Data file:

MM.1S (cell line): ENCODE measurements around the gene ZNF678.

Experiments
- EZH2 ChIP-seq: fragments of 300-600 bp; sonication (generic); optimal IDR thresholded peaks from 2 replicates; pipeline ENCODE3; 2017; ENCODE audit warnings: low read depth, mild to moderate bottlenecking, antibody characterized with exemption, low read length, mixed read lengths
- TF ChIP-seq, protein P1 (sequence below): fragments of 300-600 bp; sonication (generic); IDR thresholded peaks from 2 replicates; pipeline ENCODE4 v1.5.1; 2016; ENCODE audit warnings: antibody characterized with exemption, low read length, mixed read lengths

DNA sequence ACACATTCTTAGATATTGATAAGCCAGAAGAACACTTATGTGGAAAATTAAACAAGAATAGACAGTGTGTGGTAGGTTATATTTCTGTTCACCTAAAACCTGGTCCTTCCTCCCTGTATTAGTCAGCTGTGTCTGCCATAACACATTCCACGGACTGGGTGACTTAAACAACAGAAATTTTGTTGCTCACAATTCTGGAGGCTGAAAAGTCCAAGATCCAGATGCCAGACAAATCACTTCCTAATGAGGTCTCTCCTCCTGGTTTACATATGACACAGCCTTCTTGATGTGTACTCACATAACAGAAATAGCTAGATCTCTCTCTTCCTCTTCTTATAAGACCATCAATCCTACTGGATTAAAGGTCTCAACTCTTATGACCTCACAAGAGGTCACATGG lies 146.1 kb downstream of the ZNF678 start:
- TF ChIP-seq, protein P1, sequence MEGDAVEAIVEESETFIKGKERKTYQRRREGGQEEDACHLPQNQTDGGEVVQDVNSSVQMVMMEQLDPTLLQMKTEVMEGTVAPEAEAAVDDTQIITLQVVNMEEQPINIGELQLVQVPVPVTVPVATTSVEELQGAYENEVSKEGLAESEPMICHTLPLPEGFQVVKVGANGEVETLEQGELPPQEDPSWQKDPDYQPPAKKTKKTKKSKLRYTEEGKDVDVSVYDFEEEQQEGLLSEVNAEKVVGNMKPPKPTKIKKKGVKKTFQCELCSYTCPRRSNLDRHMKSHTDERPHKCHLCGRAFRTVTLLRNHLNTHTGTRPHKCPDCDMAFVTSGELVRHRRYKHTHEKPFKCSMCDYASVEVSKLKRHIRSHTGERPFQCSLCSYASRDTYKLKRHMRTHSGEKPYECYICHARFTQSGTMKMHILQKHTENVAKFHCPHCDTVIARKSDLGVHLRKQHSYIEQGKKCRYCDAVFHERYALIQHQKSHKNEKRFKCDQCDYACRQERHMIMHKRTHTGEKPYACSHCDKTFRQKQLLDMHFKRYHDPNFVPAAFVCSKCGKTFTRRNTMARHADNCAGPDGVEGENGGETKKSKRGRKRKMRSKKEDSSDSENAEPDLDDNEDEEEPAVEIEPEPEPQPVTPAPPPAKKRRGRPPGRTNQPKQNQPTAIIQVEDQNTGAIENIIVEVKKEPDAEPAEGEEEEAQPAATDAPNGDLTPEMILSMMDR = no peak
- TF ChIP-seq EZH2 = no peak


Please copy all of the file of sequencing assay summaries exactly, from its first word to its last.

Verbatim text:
MM.1S (cell line): ENCODE measurements around the gene ZNF678.

Experiments
- EZH2 ChIP-seq: fragments of 300-600 bp; sonication (generic); optimal IDR thresholded peaks from 2 replicates; pipeline ENCODE3; 2017; ENCODE audit warnings: low read depth, mild to moderate bottlenecking, antibody characterized with exemption, low read length, mixed read lengths
- TF ChIP-seq, protein P1 (sequence below): fragments of 300-600 bp; sonication (generic); IDR thresholded peaks from 2 replicates; pipeline ENCODE4 v1.5.1; 2016; ENCODE audit warnings: antibody characterized with exemption, low read length, mixed read lengths

DNA sequence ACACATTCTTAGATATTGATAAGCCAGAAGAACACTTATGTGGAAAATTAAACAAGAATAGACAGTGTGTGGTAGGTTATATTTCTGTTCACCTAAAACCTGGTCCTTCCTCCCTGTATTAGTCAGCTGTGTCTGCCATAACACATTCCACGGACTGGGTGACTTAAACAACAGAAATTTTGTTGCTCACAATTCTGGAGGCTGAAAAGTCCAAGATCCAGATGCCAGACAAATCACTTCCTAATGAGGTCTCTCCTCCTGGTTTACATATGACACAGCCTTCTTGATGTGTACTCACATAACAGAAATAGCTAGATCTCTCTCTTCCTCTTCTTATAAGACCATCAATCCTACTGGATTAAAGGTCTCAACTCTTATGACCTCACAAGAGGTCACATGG lies 146.1 kb downstream of the ZNF678 start:
- TF ChIP-seq, protein P1, sequence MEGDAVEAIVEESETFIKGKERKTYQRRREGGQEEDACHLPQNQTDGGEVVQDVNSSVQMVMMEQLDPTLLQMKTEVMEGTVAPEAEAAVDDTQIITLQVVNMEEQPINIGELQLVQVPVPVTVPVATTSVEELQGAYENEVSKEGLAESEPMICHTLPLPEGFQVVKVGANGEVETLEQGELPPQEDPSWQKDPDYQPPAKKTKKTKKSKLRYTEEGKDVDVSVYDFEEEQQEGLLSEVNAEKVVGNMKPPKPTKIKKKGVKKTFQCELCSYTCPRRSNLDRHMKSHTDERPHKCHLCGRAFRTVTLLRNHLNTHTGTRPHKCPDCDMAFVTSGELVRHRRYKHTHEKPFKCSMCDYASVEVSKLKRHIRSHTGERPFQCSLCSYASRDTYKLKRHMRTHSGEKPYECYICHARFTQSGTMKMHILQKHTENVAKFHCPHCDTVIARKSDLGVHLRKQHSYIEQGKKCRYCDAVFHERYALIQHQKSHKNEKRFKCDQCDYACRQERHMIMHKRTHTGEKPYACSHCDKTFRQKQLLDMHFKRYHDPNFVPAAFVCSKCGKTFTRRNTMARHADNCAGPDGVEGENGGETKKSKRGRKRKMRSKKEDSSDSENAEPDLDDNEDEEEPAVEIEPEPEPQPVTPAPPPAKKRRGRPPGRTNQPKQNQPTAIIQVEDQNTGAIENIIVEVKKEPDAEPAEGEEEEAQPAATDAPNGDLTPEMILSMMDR = no peak
- TF ChIP-seq EZH2 = no peak